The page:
THIS ARTICLE IS MORE THAN FIVE YEARS OLD
This article is more than five years old. Autism research - and science in general - is constantly evolving, so older articles may contain information or theories that have been reevaluated since their original publication date.
Common wisdom holds that exposure to a powerful immune response during a crucial time in development can’t possibly be good for the brain, and there is data to back this up. For example, infection in the mother during pregnancy has famously been linked to a higher risk of schizophrenia and autism in the offspring.
An intriguing review article published 7 June in Genes, Brains and Behavior describes a twist on this correlation: a complicated interplay between a certain genetic variant and autism, schizophrenia and the autoimmune disorder rheumatoid arthritis.
In this case, according to epidemiological data, individuals who have rheumatoid arthritis are less likely to have schizophrenia than are typical controls, but more likely to give birth to a child who has autism.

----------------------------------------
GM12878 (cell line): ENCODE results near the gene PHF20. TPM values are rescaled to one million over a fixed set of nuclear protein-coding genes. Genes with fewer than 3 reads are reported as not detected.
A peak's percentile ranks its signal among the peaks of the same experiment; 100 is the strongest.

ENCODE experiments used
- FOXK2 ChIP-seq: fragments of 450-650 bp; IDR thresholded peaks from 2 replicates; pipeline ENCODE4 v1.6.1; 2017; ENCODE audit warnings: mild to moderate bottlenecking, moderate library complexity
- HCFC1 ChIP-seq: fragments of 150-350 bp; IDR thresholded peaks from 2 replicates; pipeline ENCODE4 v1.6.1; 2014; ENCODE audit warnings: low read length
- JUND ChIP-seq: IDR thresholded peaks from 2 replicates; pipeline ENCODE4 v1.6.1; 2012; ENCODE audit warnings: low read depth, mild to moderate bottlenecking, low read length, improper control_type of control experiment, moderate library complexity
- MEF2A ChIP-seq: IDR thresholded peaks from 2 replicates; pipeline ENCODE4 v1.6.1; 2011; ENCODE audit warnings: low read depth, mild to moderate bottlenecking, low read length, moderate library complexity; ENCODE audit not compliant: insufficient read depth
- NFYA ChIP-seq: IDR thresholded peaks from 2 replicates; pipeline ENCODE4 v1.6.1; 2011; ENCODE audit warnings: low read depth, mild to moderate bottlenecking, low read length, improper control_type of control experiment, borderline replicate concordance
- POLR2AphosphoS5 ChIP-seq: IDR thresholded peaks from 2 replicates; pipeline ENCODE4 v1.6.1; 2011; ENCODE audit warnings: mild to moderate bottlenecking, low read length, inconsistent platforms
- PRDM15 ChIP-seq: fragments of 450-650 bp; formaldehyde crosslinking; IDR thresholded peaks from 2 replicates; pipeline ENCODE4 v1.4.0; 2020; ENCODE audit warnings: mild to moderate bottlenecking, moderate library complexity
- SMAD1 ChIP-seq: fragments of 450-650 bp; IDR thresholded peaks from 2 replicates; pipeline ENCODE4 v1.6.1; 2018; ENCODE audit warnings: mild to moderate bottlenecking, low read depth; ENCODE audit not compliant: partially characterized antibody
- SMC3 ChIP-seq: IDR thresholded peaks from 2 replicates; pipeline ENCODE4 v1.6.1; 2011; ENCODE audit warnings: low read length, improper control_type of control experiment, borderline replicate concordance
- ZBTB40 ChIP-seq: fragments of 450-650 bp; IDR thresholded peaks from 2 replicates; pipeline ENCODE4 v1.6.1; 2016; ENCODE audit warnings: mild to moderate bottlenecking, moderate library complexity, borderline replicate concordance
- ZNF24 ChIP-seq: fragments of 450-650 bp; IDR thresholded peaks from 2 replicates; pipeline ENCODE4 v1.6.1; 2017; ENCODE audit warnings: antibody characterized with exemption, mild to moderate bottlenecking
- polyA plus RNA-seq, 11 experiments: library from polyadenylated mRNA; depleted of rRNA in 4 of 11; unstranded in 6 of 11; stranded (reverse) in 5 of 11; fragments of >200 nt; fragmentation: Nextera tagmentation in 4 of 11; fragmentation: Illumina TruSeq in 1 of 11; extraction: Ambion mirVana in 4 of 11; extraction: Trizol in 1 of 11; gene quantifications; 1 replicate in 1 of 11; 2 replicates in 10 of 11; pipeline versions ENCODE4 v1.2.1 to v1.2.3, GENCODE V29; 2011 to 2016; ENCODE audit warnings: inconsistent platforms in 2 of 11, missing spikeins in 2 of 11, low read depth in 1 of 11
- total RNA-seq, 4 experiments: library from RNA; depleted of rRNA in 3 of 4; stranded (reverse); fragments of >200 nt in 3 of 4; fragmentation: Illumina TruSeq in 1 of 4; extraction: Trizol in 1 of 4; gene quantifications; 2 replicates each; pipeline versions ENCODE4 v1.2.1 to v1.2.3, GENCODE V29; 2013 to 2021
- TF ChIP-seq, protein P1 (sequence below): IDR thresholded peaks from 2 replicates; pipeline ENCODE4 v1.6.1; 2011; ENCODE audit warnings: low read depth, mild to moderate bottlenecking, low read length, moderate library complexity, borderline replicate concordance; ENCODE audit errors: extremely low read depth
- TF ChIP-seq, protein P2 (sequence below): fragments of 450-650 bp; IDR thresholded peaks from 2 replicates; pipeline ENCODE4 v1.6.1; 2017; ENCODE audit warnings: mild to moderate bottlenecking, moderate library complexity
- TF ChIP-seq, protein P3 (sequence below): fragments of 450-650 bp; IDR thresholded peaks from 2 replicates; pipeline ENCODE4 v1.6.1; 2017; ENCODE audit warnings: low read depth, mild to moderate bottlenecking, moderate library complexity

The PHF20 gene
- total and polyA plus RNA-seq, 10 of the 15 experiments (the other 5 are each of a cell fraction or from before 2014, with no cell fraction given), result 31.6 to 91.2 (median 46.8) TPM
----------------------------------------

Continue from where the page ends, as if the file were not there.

That there is any link at all between rheumatoid arthritis and autism was news to me, but in the complex world of autism risk factors, I suppose it shouldn’t have come as too much of a surprise.
The article hypothesizes that major histocompatibility complex class II, or HLA-DRB1, which plays a role in the immune system, is the common link among the three disorders.
The review summarizes studies that show that one HLA-DRB1 variant, HLA-DRB1*04, ups the risk of rheumatoid arthritis and autism but lowers the risk of schizophrenia. Another variant in the same gene, HLA-DRB1*13, has the opposite effect.
Identifying this risk variant in individuals with autism or schizophrenia would suggest that their disorder is mediated, at least in part, by the immune system, the reviewers say.
Whether this subset of individuals could be treated with immune-targeted therapies remains to be seen, but is a promising possibility.